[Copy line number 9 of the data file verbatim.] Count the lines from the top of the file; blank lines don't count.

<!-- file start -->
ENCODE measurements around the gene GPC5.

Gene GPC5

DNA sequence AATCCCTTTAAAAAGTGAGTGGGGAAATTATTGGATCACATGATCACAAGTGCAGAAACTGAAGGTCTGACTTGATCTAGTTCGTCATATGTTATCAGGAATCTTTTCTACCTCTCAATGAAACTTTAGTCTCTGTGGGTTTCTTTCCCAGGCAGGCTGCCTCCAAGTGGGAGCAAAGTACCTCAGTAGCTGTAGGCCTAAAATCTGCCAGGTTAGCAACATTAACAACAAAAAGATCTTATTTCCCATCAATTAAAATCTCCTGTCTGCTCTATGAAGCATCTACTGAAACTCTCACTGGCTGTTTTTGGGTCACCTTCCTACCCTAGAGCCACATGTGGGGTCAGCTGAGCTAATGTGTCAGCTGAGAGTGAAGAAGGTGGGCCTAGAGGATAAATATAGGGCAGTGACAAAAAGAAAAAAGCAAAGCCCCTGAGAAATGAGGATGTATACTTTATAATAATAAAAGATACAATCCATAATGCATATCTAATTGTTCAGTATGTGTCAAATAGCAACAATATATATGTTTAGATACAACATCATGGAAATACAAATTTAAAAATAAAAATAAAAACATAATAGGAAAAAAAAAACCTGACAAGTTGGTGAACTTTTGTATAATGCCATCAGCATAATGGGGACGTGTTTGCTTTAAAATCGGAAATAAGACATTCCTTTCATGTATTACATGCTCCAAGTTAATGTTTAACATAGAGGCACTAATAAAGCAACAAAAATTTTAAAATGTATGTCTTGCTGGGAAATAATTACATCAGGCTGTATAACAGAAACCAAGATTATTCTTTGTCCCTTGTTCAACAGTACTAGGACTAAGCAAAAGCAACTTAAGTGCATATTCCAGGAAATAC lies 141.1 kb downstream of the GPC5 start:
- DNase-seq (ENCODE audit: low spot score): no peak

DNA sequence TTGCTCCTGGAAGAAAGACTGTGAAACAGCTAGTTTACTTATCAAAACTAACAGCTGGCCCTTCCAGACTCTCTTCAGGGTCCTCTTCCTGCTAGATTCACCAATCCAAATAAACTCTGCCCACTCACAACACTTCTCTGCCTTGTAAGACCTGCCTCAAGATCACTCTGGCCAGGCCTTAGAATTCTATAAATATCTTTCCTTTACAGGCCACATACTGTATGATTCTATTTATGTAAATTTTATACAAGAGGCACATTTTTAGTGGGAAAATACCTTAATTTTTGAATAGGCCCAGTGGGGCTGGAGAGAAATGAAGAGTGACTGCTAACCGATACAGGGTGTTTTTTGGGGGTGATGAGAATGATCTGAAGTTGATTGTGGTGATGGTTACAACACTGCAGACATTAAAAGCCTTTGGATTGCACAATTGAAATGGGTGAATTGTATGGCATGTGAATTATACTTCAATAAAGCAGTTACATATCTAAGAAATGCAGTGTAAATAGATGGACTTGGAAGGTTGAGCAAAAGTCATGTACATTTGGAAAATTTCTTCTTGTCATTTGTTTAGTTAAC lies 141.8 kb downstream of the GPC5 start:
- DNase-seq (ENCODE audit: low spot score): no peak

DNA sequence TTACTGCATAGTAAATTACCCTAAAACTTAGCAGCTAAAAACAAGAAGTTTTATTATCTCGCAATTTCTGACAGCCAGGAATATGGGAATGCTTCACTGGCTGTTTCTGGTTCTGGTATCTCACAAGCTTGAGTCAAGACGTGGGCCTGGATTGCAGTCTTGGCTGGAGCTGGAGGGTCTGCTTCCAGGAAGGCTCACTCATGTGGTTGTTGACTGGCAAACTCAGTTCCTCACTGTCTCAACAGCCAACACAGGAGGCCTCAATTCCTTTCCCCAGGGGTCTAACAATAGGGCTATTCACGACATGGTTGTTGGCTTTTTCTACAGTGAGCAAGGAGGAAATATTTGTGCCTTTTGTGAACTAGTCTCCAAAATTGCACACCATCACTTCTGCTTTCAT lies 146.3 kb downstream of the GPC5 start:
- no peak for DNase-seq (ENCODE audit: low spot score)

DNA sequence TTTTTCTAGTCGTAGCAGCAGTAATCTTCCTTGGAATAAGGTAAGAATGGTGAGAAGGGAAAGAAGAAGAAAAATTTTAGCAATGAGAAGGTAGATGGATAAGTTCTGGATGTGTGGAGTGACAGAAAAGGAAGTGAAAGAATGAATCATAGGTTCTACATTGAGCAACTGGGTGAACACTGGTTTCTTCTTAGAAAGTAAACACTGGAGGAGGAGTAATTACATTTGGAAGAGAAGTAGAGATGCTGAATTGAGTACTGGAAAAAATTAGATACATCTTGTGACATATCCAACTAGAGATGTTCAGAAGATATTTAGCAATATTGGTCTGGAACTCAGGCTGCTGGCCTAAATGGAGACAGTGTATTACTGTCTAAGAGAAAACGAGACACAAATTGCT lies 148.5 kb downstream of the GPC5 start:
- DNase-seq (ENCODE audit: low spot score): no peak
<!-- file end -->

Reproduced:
DNA sequence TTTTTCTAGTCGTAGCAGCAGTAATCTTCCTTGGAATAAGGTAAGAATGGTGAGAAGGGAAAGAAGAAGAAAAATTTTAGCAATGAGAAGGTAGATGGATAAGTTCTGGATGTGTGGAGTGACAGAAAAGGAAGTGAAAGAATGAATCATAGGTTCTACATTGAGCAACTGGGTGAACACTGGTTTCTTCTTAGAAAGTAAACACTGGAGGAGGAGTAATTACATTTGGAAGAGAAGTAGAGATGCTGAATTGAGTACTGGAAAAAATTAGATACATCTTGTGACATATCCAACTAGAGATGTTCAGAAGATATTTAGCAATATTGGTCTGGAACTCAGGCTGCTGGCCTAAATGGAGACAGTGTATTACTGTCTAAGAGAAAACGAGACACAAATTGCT lies 148.5 kb downstream of the GPC5 start: